Morocco enjoys macroeconomic stability with low inflation, a large reserve of
foreign exchange and a diminishing foreign debt. The country's economic
performance for the past few years has been good. Nevertheless, Morocco
faces some structural problems. It has a high unemployment rate, a heavy
reliance on agriculture and a budgetary deficit. Morocco is highly
accommodating to both foreign and domestic investment, and the
government is making continuous efforts to improve the investment
climate by, for example, streamlining paperwork in connection with
investment. Public procurement amounts to 15% of the country's GDP and
is allegedly stained by corrupt practices with pernicious consequences
for both the cost and quality of public services, despite the fact that
government tender processes have been reformed to enhance transparency.
Positive developments in relation to corruption and investment:
- The legal framework concerning corruption, transparency and integrity seems to be in place, and the regulatory
system itself is becoming increasingly transparent.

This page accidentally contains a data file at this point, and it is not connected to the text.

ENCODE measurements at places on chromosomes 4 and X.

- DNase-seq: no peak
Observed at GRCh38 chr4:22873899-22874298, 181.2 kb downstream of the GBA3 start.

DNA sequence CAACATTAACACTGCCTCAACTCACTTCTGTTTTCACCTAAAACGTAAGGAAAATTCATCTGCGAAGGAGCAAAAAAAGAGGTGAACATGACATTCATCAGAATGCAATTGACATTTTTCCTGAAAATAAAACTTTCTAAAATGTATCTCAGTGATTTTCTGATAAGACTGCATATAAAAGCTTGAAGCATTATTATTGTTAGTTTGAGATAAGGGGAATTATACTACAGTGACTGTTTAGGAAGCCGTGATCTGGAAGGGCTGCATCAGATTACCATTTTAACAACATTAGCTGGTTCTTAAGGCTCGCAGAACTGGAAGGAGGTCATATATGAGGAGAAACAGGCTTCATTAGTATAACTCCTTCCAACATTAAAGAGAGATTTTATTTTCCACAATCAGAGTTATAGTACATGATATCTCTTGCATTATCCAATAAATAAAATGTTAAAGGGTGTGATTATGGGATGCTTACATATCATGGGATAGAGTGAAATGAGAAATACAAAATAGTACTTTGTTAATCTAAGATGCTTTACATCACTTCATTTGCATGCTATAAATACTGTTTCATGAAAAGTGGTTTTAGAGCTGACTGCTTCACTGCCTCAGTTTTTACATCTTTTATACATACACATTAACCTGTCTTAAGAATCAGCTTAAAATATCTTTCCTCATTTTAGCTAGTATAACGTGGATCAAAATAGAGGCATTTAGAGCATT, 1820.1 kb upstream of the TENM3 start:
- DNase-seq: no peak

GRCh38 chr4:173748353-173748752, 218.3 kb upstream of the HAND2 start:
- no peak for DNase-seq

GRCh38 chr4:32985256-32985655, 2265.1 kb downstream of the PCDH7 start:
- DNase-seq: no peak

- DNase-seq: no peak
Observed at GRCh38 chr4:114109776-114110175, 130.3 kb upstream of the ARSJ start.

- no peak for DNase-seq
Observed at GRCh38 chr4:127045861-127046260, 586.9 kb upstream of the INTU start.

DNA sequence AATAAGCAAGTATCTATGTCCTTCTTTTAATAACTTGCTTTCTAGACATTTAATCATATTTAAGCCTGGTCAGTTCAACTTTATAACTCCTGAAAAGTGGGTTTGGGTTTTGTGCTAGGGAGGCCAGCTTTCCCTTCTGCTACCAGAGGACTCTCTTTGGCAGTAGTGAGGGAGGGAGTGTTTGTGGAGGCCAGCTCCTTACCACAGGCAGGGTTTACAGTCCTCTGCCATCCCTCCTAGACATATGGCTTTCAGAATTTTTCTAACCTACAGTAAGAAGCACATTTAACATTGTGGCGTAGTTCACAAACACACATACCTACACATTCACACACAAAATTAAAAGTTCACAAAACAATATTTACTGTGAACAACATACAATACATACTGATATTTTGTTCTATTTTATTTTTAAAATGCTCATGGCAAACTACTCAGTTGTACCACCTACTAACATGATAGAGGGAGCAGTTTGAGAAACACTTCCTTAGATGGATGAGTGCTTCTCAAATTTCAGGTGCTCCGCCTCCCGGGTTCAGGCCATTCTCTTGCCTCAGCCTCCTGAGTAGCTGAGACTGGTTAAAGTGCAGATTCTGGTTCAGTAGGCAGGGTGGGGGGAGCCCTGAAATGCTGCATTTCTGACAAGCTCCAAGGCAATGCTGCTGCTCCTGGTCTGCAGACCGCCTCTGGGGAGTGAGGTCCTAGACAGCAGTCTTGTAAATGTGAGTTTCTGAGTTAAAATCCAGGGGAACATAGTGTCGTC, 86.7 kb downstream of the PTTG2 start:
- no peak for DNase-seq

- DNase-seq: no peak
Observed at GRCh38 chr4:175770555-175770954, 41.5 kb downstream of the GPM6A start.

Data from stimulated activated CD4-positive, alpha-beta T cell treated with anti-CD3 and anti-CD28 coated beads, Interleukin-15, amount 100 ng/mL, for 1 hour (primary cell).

- Morocco's problem with corruption has been well-publicised, and the fight against
corruption has been strongly advocated by the country's outspoken media,
civil society and the successive governments.
- The private sector in Morocco is increasingly aware of the need to fight corruption.
The General Confederation of Moroccan Entrepreneurs has taken several
initiatives to raise awareness about corruption and the necessity of
fighting it, for example by adopting the Moroccan Code of Good Practice
for Corporate Governance in a joint initiative with public authorities.
Risks of corruption:
- Prosecutions of corruption cases have been accused of targeting only petty corruption. Also high profile cases and cases
where the misdeeds were shown to result from the government's style of
governance have been promptly halted in order to avoid political
- Foreign as well as Moroccan entrepreneurs identify corruption as a large obstacle to investment in Morocco and
remain sceptical with regard to the effectiveness of the government’s
efforts to fight corruption.
- Allegations persist that companies owned by highly influential persons are rarely disciplined by
regulatory agencies if they contravene investment regulations and that
regulations shown to jeopardise the entrenched interests of the higher
circles of political and economic power are disregarded.